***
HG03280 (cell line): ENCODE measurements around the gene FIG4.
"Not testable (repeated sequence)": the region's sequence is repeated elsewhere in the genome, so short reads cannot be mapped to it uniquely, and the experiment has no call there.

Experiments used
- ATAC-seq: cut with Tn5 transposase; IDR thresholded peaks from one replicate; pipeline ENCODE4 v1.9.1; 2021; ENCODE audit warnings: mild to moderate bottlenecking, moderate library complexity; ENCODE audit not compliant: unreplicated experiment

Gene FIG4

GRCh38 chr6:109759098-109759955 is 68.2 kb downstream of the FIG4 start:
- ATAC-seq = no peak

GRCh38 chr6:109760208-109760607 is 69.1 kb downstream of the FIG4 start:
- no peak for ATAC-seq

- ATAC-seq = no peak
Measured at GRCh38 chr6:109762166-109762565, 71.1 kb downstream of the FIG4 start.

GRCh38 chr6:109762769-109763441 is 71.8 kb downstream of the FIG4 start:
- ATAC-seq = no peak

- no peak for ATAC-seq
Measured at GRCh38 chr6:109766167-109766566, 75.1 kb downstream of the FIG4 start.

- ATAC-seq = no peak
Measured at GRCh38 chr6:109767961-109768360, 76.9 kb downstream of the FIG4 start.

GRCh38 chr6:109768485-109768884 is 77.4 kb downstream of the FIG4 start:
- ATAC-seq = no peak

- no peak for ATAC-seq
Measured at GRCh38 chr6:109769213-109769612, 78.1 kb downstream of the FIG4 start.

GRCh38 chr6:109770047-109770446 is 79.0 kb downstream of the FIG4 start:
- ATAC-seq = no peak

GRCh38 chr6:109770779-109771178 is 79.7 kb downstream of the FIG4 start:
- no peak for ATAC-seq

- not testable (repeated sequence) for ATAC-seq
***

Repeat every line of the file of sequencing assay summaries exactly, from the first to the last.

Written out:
HG03280 (cell line): ENCODE measurements around the gene FIG4.
"Not testable (repeated sequence)": the region's sequence is repeated elsewhere in the genome, so short reads cannot be mapped to it uniquely, and the experiment has no call there.

Experiments used
- ATAC-seq: cut with Tn5 transposase; IDR thresholded peaks from one replicate; pipeline ENCODE4 v1.9.1; 2021; ENCODE audit warnings: mild to moderate bottlenecking, moderate library complexity; ENCODE audit not compliant: unreplicated experiment

Gene FIG4

GRCh38 chr6:109759098-109759955 is 68.2 kb downstream of the FIG4 start:
- ATAC-seq = no peak

GRCh38 chr6:109760208-109760607 is 69.1 kb downstream of the FIG4 start:
- no peak for ATAC-seq

- ATAC-seq = no peak
Measured at GRCh38 chr6:109762166-109762565, 71.1 kb downstream of the FIG4 start.

GRCh38 chr6:109762769-109763441 is 71.8 kb downstream of the FIG4 start:
- ATAC-seq = no peak

- no peak for ATAC-seq
Measured at GRCh38 chr6:109766167-109766566, 75.1 kb downstream of the FIG4 start.

- ATAC-seq = no peak
Measured at GRCh38 chr6:109767961-109768360, 76.9 kb downstream of the FIG4 start.

GRCh38 chr6:109768485-109768884 is 77.4 kb downstream of the FIG4 start:
- ATAC-seq = no peak

- no peak for ATAC-seq
Measured at GRCh38 chr6:109769213-109769612, 78.1 kb downstream of the FIG4 start.

GRCh38 chr6:109770047-109770446 is 79.0 kb downstream of the FIG4 start:
- ATAC-seq = no peak

GRCh38 chr6:109770779-109771178 is 79.7 kb downstream of the FIG4 start:
- no peak for ATAC-seq

- not testable (repeated sequence) for ATAC-seq